New settlements on drawing board as council is set target of 12,500 new homes

Bricks - Building

Two new settlements with thousands of homes each are on the drawing board as the Government tells Bedford Borough Council that it needs to find space for an extra 12,500 homes.

The location for the dwellings will be decided following the next stage of consultation for the Local Plan 2040, which was approved by Bedford Borough Council Executive at their meeting yesterday (Wednesday).

Based on the Government’s latest methodology, the new Local Plan needs to allocate land for a minimum of 12,500 additional new dwellings and space for around 8,650 jobs.

Local Plans are created by local authorities to set out where growth and development will take place – everything from homes and jobs to schools and infrastructure – and in preparation for the Local Plan 2040, they are asking for residents’ views.

Two sites earmarked for development

Both sites that have been earmarked are close to the border with St Neots in the Huntingdonshire district of Cambridgeshire – one west of Wyboston and the other south of Little Barford.

The site near Wyboston has already been given a name – Dennybrook.

“The shortlist includes development in one or two new settlements, at Dennybrook, near Wyboston, and at Little Barford,” confirmed Bedford mayor Dave Hodgson at last night’s meeting.

Mayor Hodgson said the sites are close to road and rail infrastructure and had emerged during a consultation process last year. They could become reality between 2030 and 2040.

The council has whittled down options from 13 to four but the mayor says the council will welcome comments on those as well as other suggestions.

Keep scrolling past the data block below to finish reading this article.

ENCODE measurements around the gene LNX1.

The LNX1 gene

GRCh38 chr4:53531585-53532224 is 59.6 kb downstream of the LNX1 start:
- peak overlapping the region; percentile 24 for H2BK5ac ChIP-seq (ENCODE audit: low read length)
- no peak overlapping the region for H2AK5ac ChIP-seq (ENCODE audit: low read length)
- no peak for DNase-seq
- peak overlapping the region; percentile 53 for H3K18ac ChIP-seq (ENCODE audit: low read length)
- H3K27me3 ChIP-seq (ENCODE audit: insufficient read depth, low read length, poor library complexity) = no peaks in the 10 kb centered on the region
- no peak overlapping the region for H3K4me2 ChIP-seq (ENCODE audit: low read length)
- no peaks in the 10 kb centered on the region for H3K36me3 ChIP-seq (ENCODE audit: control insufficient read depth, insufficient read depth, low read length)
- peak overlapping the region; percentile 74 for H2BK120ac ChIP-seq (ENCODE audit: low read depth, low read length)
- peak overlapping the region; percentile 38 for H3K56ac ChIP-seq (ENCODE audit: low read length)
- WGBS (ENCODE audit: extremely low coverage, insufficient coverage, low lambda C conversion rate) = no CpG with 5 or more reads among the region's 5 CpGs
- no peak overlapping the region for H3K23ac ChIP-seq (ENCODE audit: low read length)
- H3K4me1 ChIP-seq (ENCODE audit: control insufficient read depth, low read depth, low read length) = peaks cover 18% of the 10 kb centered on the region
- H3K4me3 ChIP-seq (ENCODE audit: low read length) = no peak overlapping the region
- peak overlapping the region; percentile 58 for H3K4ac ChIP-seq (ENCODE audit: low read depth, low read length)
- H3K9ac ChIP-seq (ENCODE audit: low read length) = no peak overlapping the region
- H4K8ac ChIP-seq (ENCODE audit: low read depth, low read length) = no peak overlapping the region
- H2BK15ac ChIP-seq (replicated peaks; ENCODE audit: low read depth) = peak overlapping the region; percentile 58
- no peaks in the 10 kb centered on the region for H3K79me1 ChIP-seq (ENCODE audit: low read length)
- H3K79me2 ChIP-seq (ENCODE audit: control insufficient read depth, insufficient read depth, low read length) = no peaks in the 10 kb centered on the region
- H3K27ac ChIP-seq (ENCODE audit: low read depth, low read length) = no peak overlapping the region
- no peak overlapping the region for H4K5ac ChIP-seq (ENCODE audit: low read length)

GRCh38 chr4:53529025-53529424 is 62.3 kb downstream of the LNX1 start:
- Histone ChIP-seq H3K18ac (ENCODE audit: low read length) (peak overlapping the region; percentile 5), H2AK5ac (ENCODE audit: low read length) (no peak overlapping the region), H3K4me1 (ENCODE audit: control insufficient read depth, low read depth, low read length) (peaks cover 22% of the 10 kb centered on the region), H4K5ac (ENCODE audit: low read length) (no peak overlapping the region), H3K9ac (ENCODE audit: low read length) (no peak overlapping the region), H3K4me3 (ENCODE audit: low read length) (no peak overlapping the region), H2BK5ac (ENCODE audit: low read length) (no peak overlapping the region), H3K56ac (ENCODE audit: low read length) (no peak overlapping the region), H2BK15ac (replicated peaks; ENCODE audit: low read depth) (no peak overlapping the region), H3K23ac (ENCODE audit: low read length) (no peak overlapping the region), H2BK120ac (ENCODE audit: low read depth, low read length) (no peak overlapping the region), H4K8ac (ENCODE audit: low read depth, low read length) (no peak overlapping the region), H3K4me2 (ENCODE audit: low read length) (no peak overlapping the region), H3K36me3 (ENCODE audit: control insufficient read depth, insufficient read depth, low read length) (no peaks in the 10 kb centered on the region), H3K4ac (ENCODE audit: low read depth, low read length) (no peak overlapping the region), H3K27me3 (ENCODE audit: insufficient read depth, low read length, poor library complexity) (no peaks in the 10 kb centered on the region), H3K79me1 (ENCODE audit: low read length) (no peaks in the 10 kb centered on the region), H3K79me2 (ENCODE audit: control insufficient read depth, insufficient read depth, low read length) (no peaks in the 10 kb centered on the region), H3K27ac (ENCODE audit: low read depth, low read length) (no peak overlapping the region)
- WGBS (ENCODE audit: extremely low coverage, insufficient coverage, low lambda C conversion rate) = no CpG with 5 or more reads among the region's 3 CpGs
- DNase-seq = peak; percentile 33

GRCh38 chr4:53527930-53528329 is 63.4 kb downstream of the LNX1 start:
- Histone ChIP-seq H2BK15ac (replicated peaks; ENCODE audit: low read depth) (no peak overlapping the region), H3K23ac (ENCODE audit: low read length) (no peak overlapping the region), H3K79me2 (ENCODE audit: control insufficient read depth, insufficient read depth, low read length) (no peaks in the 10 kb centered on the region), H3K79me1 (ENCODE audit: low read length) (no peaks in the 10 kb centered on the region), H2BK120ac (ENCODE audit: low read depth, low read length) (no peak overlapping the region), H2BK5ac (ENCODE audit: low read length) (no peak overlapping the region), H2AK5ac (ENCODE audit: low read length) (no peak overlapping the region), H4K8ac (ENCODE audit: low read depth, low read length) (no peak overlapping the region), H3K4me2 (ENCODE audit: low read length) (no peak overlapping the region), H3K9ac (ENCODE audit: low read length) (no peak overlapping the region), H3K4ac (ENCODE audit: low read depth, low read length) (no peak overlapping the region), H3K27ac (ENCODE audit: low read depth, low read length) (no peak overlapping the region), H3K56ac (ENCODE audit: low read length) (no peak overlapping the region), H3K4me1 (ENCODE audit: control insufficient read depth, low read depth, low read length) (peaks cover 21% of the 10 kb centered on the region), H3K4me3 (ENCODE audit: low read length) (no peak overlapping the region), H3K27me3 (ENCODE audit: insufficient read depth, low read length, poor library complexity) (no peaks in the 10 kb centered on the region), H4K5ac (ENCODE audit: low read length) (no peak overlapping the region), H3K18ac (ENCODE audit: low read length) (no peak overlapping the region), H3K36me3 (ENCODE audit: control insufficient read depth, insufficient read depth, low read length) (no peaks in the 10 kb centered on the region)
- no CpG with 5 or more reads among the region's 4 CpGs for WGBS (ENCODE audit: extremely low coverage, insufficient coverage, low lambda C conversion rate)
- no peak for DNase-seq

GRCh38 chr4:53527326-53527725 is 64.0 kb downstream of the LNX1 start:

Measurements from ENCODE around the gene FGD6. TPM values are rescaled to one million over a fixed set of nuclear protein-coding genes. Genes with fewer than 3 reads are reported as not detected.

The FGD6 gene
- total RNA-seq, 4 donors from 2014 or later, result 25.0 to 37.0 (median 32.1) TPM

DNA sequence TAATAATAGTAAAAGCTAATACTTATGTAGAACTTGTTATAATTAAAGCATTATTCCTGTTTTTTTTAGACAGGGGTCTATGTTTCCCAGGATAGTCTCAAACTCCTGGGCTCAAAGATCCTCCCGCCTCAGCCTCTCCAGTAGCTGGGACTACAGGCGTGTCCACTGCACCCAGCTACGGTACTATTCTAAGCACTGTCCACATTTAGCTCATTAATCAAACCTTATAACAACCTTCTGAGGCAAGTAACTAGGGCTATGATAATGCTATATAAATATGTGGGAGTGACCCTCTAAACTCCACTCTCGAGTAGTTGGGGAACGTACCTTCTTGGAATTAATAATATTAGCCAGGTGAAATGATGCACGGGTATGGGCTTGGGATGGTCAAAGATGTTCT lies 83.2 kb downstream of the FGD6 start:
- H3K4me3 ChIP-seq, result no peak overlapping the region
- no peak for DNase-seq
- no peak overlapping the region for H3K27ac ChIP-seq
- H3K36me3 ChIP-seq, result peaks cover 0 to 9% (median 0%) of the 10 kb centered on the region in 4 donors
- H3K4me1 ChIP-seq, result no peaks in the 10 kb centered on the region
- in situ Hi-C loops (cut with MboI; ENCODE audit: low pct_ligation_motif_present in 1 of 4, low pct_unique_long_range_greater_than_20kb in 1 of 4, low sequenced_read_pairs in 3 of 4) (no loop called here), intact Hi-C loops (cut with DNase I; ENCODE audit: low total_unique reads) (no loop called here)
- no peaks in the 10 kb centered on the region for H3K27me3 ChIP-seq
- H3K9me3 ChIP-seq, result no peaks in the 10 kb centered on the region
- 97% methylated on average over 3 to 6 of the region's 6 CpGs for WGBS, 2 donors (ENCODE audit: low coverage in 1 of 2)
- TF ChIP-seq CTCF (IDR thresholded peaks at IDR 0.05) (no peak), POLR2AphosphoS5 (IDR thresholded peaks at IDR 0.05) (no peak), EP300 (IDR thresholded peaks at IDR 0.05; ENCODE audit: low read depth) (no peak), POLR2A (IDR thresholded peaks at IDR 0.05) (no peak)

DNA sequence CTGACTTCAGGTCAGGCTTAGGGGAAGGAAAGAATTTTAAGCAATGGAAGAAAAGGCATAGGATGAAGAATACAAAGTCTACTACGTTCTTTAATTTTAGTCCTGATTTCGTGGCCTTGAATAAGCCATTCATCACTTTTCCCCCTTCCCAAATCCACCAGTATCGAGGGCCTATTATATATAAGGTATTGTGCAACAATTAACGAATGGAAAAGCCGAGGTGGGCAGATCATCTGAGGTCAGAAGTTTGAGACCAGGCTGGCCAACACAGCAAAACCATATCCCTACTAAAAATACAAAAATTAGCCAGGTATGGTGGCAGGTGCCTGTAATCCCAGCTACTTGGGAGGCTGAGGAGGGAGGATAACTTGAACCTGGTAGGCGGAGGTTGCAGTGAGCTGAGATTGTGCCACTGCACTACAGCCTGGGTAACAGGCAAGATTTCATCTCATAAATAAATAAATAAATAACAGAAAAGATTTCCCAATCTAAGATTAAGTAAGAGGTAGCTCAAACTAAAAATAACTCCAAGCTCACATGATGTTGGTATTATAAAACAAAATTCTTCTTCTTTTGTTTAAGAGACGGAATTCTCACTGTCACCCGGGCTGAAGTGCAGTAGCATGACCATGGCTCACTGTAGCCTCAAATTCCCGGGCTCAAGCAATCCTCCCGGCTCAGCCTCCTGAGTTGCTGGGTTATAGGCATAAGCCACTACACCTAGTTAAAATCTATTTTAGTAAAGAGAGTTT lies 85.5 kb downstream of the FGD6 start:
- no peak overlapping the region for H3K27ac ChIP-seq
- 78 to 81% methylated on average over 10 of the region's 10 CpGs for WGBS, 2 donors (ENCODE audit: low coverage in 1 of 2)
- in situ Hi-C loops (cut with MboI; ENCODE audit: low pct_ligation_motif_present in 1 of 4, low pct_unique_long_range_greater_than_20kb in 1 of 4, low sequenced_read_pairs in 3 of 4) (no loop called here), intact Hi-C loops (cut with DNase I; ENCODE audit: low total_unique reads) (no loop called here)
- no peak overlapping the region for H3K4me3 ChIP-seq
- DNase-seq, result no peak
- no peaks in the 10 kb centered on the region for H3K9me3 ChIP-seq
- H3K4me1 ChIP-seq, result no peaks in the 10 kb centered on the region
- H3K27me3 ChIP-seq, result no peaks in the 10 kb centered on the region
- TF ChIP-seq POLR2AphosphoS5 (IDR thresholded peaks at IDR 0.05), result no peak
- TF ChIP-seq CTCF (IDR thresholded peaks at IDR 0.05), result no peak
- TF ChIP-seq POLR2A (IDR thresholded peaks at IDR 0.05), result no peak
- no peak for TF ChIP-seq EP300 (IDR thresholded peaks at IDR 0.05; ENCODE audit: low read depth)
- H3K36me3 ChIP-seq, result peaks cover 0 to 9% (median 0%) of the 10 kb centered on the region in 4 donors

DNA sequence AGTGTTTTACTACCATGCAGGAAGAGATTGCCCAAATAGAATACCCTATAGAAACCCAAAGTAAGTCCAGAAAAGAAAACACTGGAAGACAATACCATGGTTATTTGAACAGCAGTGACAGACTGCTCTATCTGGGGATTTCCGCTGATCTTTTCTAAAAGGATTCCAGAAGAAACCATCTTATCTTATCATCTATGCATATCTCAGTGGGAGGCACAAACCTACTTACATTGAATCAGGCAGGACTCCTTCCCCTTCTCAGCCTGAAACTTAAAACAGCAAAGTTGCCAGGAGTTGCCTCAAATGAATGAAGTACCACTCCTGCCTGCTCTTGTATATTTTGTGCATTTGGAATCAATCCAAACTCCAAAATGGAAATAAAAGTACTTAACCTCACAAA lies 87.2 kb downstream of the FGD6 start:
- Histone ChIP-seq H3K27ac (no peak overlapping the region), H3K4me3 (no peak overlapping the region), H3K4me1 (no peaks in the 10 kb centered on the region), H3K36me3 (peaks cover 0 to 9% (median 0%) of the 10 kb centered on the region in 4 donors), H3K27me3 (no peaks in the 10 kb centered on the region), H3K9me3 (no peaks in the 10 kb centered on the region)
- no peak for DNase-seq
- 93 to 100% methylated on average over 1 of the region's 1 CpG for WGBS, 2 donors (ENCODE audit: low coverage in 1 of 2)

A consultation exercise will be held from the end of this month until September, with information being sent to every household in the borough.

The mayor told the meeting that the local plan has to provide for 1,275 homes to be built each year, following a Government upgrade from 970 per year.

The figure is backdated to 2020.

“Overall we will need to identify sites for at least another 12,500 dwellings,” said the mayor.

“Space for infrastructure and new jobs will also be needed.”

Developers and others have suggested 430 sites across the borough that could be built on.

All are being made available on the council’s website and are in the process of being assessed.

The council says it will not need all of the suggested sites but it is looking at a strategy of building in or next to urban Bedford.

It is also looking at sites close to the A421 and railway stations.

Some of the options envisage a new 3,085-home settlement at Little Barford or 2,500 houses at Dennybrook, west of Wyboston.

In one option, 7,500 homes would be spread amongst Kempston Hardwick, Stewartby and Wixams. Another 2,000 could come for in Cotton End, Elstow, Kempston Rural, Shortstown, Wilstead and Wootton.

Another option brings parishes in the east of the borough into the mix with Cardington, Cople, Great Barford, Little Barford, Roxton, Willington and Wyboston earmarked for 750 homes.

Conservative Councillor for Great Barford, Cllr Phillippa Martin-Moran-Bryant said: “Unlike other councils, Bedford Borough is once again having to produce another local plan as soon as it’s finished the last one in order to avoid the penalty of not having enough housing land and ‘speculative’ applications having to be granted.

“Bouncing from one plan to the next means it is hard to create a balance between much-needed housing and maintaining the character of our communities and protecting the environment.

“This short term approach also means the council is constantly playing a numbers game and there is never any time left to review design guidance which is now over 20 years old.

“With all the emphasis on the ‘where’ there is no time to consider the ‘what’ – leaving many new developments failing to achieve the best quality we deserve.”

More details and maps will be available on the Bedford Borough Council website.

by Local Democracy Reporter David Tooley
with additional reporting by Erica Roffe

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